Articles Tagged with: postpartum alopecia
Can Women Who Are Breastfeeding Have a Hair Transplant?

Can Women Who Are Breastfeeding Have a Hair Transplant?

It isn’t easy being a new mom. The new responsibilities and routines (or lack thereof) of motherhood can be overwhelming. Chronic sleep-deprivation and a body recovering from pregnancy and childbirth while also producing wildly fluctuating hormones don’t help matters. This hormonal whiplash manifests itself in several physical and emotional ways, and for many women, that includes unwelcome and unexpected hair loss.

Also called postpartum alopecia, hair loss after childbirth is a common phenomenon. Up to 90 percent of new moms experience some degree of hair loss three to five months after giving birth, and many women experience excessive shedding, even hair falling out in clumps, during that time.

While postpartum hair loss is almost always temporary, some new mothers have underlying, chronic hair loss problems as well and may be considering a hair transplant. While hair transplants are a safe, proven, and effective way of addressing hair loss in women, undergoing such a procedure in the child’s first year, especially if that child is breastfeeding, is not advised. 

Why Does Postpartum Hair Loss Happen?

Many pregnant women feel that their hair seems thicker and fuller than it did before their pregnancy. That’s due to elevated estrogen levels that increase the percentage of hairs in each growth cycle, while simultaneously freezing follicles that are in the resting phase of hair growth. But estrogen levels fall dramatically after childbirth, and all the hair that was thriving starts to fall out. While we all shed hair regularly, at a rate of about 80 hairs per day, the extent of postpartum shedding can raise that number to closer to 400 hairs each day.

This increase in shedding, and the chances of postpartum hair loss eventually resolving itself on own, is part of the reason that new mothers should wait before they consider hair transplant surgery. With your hormones and your hair follicles so much in flux, it can be difficult for your hair transplant surgeon to determine the optimal locations for the extraction and transplantation of follicles. This lowers the chances of achieving the desired result. 

More critically, breastfeeding moms should wait until their child is weaned before undergoing a hair transplant. The procedure is a surgical one, which means that medications will be ingested during and after the surgery to address pain and assist in healing. These medications, like all medications taken while a child is breastfeeding, could wind up in breast milk.

While you may not be able to stop postpartum hair loss during these first months after childbirth, changing up your hairstyle and keeping your stress levels under control can help you ride out this temporary condition.  Just as life slowly returns to a new normal as the months go by after having a baby, so too will your hair.

Call the Miami Hair & Skin Institute Today If You Have Hair Loss Questions

While most postpartum hair loss is temporary, not all hair loss problems are. If you are concerned about or are experiencing hair loss and want to know what you can do about it, please contact the Miami Hair & Institute. Our world-renowned physicians diagnose and treat hair loss cases through advanced hair restoration surgery techniques and alternative non-invasive treatments.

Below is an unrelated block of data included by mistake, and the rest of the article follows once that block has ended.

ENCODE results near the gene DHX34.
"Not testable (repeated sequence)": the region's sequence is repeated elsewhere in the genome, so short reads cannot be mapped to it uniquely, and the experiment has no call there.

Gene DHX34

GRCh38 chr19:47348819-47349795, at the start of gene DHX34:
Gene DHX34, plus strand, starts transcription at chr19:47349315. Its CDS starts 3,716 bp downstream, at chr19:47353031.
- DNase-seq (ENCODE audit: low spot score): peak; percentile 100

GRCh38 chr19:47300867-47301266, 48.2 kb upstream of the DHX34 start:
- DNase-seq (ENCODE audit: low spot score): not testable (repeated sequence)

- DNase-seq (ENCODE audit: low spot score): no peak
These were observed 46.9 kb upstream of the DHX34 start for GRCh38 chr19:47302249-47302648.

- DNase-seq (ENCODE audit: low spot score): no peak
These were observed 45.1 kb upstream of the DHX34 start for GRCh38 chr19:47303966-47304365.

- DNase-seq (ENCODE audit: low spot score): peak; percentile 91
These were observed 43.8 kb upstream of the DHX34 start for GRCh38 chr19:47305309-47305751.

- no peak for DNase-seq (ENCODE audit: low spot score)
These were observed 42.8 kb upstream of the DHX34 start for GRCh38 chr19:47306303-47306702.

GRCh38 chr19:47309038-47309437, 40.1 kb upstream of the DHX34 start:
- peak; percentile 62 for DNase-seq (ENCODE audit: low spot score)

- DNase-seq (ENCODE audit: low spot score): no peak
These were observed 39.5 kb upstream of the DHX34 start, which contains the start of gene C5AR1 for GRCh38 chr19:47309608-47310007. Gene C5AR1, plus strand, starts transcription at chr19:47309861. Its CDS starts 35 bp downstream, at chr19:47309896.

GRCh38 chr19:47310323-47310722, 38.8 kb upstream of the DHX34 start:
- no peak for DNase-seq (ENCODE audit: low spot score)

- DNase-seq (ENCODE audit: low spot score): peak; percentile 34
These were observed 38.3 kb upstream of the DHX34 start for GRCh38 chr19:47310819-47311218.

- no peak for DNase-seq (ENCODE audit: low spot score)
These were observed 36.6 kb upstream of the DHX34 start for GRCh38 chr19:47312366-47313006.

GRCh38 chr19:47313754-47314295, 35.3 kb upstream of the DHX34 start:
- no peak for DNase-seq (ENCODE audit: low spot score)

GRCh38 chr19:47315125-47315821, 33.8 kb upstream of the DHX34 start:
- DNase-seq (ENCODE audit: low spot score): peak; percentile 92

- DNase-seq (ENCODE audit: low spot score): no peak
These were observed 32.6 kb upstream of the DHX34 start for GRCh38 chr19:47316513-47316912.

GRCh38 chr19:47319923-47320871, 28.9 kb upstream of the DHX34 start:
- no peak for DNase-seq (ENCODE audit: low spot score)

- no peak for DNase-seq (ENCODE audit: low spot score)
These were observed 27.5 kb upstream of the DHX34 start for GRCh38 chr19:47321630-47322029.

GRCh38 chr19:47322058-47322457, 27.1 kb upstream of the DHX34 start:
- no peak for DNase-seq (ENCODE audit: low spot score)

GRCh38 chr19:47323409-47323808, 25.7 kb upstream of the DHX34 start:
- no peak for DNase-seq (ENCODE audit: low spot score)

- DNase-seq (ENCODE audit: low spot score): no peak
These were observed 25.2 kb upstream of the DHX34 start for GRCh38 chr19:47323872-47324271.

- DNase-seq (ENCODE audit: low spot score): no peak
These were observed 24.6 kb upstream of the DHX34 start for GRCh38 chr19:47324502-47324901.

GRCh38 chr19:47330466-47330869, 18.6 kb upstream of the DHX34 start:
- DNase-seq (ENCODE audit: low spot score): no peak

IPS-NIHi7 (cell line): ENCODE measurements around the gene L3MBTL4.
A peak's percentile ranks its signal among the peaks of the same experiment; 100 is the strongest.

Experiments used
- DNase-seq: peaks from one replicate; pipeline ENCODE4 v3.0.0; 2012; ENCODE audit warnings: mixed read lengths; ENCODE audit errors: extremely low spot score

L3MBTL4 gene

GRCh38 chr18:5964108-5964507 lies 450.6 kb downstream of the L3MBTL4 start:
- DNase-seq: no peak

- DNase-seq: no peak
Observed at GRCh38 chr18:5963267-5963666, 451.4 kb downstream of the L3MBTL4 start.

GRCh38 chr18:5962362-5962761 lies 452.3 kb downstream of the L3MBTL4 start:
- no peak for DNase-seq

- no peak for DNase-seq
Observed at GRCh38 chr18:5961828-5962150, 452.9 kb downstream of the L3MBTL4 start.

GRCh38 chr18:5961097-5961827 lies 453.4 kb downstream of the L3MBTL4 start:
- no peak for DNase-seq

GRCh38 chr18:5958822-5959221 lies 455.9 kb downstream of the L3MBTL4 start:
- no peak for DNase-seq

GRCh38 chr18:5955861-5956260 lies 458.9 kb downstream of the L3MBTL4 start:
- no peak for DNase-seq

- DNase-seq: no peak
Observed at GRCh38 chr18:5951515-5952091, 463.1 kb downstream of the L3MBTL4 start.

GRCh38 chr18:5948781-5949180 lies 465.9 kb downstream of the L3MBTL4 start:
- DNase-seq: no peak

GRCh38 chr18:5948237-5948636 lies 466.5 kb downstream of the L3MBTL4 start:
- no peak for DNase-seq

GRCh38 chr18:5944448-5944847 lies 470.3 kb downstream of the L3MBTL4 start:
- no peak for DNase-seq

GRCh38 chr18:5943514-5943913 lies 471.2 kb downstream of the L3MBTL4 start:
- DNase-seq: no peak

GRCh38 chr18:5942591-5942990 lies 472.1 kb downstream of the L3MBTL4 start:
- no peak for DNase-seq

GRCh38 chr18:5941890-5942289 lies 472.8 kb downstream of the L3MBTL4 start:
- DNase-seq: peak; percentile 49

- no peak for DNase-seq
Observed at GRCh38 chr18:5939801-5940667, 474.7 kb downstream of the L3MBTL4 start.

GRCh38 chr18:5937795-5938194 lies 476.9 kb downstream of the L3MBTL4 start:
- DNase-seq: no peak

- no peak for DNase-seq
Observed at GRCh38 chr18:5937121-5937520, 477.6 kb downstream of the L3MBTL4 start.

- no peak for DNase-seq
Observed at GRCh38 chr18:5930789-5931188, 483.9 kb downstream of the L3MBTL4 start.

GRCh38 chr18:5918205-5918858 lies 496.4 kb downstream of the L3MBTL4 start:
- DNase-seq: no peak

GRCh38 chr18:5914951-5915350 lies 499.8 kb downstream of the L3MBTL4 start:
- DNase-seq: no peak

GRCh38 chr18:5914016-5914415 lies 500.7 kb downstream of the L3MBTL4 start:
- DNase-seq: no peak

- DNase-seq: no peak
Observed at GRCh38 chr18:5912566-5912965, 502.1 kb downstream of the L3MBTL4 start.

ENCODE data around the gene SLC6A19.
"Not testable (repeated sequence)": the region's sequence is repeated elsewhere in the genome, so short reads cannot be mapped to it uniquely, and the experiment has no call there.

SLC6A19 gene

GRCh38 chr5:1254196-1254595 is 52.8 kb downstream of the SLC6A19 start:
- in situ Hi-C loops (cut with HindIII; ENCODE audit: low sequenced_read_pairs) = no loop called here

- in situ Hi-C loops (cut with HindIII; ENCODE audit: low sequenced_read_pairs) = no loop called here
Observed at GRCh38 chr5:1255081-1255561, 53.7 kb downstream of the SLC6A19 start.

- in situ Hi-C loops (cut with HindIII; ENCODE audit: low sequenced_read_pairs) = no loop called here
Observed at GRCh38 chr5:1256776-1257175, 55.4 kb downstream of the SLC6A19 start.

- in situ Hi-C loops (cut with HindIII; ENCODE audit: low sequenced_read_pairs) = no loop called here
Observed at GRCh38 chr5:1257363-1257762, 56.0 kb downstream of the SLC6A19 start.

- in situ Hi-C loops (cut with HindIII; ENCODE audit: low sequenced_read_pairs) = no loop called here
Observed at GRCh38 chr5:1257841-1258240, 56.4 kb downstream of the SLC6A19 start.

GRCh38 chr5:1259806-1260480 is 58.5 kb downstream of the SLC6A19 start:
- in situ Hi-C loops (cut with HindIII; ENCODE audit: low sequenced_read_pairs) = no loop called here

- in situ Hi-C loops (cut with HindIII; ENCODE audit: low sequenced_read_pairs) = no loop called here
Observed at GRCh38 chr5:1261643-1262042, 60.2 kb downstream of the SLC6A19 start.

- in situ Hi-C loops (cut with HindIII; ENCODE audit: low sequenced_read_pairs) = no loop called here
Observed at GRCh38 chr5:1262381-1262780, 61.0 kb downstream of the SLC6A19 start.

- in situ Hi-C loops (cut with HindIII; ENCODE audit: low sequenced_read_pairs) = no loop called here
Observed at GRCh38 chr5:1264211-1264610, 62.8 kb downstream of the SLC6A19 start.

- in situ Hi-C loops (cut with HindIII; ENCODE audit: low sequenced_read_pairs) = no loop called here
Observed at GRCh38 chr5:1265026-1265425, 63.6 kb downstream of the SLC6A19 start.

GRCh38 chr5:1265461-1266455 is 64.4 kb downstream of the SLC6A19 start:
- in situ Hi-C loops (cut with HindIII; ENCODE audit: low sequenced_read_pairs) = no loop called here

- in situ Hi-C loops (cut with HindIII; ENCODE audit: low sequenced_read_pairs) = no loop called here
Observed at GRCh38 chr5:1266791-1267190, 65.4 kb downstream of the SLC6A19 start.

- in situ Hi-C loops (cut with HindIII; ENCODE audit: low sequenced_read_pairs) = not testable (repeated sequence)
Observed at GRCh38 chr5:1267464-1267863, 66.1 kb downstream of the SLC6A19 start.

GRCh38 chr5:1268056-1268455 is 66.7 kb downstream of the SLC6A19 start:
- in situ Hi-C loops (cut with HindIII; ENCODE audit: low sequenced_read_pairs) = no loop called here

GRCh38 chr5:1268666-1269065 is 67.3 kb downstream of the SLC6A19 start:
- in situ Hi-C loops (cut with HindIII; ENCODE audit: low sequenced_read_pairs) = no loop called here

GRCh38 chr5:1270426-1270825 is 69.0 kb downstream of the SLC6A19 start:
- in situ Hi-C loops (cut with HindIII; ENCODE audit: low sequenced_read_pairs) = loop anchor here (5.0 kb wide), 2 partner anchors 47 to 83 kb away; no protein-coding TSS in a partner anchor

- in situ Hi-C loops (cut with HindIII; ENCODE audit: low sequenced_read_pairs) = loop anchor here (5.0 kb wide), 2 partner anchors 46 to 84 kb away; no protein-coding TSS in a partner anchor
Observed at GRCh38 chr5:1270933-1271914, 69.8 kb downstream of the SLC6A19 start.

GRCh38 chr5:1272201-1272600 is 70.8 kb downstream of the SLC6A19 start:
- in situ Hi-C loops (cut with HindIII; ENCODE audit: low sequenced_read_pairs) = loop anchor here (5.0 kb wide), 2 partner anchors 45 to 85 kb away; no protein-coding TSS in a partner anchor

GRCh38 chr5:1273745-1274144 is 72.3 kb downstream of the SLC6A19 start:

To receive a personalized evaluation and treatment plan, contact us online or call our office directly at 305-925-0222.

Is Postpartum Hair Loss Normal?

Is Postpartum Hair Loss Normal?

Is Postpartum Hair Loss Normal? New moms have a lot to deal with. Adjusting to the new realities, responsibilities, and routines (or lack thereof) of parenthood can be overwhelming, and chronic sleep-deprivation doesn’t help matters. But for many women, the months after giving birth also comes with the unwelcome and unexpected sight of hair loss.

Postpartum hair loss – also called postpartum alopecia – is a common phenomenon. Up to 90 of women experience some degree of hair loss three to five months after giving birth, and a large percentage of new mothers experience excessive shedding, even hair falling out in clumps, during that time. The good news is that this hair loss is almost always temporary and hair growth returns to normal in plenty of time for baby’s first birthday party.

Why Does Postpartum Hair Loss Happen?

Every mom knows the havoc that their hormones wreak on their body during pregnancy. But the months that follow delivery also involve dramatic fluctuations in hormone levels as the body returns to its normal state. This hormonal whiplash takes its toll on hair as well.

Many pregnant women notice that their hair seems thicker and fuller than it did before their pregnancy. That’s because elevated estrogen levels increase the percentage of hairs that are in the growth cycle, while simultaneously freezing hair that is in the resting phase of hair growth. After childbirth, estrogen levels fall dramatically, and all the hair that was growing so beautifully starts to fall out. While we all shed hair regularly, at a rate of around 80 hairs per day, the extent of postpartum shedding can raise that number to closer to 400 hairs a day.

While you may not be able to stop postpartum shedding, changing up your hairstyle and keeping control of your stress levels can help you ride out this temporary condition.  Just as life slowly returns to a new normal as the months go by after having a baby, so too will your hair.